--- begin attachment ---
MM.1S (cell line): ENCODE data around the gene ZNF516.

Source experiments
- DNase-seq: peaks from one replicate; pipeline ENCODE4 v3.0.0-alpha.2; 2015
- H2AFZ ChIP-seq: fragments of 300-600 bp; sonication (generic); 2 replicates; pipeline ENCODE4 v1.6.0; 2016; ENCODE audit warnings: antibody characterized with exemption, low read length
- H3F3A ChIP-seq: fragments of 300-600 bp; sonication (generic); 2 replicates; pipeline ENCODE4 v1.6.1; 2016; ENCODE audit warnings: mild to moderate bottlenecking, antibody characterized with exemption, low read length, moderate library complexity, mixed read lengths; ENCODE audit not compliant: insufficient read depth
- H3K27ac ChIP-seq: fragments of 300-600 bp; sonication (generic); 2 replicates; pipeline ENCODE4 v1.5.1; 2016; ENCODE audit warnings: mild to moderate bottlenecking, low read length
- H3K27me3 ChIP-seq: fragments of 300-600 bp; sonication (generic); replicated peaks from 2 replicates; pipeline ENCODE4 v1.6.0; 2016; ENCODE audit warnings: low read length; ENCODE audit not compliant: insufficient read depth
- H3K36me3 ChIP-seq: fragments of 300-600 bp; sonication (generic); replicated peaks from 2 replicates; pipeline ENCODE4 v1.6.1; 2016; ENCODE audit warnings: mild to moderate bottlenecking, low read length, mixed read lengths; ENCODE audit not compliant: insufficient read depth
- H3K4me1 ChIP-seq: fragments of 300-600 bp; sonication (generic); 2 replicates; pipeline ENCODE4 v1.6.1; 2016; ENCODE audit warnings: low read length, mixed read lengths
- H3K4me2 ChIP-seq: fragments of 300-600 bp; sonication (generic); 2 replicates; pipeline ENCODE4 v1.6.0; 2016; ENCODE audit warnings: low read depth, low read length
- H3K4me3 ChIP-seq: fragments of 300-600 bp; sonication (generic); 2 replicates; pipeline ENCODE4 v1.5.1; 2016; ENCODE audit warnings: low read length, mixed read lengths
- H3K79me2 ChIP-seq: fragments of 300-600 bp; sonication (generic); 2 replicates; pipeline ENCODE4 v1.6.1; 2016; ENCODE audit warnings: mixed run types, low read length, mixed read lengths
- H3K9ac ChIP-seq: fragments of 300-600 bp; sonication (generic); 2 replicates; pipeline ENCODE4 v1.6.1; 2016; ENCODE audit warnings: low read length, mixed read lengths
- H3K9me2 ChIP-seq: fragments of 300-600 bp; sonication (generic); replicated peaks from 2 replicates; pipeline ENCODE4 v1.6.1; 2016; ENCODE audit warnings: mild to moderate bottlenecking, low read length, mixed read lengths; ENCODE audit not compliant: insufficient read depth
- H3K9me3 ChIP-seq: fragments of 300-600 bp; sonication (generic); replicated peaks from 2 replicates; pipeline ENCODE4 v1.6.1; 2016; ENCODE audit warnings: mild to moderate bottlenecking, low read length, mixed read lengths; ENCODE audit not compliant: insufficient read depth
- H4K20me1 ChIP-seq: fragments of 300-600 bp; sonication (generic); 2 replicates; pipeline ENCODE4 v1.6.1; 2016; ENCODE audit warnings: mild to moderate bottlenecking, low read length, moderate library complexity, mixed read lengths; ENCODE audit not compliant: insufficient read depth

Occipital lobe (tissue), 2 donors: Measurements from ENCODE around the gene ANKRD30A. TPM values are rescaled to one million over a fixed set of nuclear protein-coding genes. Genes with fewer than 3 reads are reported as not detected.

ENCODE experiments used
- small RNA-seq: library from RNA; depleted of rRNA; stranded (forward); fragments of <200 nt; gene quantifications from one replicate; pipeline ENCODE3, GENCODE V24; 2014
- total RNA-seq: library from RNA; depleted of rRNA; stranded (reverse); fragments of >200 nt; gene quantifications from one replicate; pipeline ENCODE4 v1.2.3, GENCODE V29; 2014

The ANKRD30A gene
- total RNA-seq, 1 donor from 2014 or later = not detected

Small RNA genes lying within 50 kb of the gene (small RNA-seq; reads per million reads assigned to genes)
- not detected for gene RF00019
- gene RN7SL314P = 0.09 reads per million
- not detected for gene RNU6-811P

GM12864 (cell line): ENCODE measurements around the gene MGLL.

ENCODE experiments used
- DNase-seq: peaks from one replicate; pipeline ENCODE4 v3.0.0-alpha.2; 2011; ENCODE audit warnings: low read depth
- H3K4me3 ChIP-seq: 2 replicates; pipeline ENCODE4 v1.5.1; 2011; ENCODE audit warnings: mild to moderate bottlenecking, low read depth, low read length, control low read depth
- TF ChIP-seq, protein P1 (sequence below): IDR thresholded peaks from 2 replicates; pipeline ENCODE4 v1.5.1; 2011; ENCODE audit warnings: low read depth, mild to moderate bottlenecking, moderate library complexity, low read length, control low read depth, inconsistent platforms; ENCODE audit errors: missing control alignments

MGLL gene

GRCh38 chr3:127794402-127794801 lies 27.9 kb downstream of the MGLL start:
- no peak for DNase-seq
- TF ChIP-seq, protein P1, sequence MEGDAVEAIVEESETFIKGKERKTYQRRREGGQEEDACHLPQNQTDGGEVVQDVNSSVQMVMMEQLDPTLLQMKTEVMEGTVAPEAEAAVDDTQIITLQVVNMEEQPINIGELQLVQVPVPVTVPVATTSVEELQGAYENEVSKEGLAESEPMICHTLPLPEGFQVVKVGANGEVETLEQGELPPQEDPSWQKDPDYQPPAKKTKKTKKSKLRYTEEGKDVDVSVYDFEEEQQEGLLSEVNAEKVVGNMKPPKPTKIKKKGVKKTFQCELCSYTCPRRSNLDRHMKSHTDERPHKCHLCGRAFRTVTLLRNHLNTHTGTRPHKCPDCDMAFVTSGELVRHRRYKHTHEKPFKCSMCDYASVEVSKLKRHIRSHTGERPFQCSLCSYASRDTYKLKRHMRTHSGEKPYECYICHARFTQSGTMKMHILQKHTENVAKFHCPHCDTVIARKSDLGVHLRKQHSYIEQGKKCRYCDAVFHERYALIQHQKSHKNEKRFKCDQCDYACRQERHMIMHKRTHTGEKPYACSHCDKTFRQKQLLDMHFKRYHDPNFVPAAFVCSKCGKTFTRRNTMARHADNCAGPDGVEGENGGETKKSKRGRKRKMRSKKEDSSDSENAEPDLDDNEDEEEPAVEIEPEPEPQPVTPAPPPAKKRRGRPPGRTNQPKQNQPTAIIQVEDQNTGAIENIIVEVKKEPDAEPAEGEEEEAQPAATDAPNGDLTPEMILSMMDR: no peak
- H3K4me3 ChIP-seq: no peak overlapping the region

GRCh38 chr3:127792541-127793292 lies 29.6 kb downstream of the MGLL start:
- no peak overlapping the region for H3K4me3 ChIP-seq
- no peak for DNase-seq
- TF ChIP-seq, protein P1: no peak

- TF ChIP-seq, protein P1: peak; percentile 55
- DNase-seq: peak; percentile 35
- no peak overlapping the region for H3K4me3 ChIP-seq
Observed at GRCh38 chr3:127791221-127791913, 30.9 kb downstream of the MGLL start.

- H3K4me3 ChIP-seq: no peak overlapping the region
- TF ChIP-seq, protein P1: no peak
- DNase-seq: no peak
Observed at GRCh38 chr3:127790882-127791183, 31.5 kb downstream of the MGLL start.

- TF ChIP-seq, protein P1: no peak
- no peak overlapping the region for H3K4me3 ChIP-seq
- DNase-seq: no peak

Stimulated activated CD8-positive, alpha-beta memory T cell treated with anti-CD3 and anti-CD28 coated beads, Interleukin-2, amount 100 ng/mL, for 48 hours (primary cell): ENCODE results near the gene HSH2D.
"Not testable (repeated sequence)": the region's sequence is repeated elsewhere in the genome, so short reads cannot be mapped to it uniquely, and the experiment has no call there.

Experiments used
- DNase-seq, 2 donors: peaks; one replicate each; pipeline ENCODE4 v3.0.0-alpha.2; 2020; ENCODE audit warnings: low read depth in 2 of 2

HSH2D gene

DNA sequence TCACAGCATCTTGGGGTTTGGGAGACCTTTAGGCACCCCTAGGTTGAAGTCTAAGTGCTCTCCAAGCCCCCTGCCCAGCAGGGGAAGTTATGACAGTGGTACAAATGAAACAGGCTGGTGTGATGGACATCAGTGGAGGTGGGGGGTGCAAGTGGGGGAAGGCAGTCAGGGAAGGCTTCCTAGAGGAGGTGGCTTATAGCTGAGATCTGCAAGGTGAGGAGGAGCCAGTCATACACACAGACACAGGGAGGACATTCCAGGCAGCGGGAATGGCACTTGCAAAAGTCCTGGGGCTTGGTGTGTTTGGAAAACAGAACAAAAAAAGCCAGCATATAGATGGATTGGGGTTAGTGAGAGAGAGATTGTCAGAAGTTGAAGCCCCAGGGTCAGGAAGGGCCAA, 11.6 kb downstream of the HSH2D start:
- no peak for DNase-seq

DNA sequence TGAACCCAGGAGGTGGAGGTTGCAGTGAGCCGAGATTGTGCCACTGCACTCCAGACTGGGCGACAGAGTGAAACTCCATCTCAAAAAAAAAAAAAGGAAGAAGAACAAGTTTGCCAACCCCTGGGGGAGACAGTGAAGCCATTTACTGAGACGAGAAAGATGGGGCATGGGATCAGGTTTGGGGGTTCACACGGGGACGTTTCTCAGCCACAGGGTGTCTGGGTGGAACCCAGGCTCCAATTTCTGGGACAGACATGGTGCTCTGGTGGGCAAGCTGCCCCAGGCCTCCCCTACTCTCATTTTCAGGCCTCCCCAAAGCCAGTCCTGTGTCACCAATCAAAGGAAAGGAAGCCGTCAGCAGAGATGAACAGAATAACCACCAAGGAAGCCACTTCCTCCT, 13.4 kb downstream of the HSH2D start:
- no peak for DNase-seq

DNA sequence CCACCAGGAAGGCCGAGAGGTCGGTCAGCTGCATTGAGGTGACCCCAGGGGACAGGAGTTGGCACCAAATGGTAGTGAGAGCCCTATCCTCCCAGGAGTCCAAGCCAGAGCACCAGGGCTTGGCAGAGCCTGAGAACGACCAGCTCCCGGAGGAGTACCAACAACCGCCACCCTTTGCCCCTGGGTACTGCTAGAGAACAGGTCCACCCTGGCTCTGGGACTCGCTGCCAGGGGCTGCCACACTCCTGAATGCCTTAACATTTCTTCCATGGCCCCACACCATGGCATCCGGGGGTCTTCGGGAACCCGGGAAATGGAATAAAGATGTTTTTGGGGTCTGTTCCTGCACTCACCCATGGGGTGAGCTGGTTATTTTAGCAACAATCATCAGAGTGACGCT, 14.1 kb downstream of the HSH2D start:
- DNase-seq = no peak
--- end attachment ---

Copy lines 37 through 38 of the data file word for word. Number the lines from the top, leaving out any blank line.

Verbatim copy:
GRCh38 chr3:127792541-127793292 lies 29.6 kb downstream of the MGLL start:
- no peak overlapping the region for H3K4me3 ChIP-seq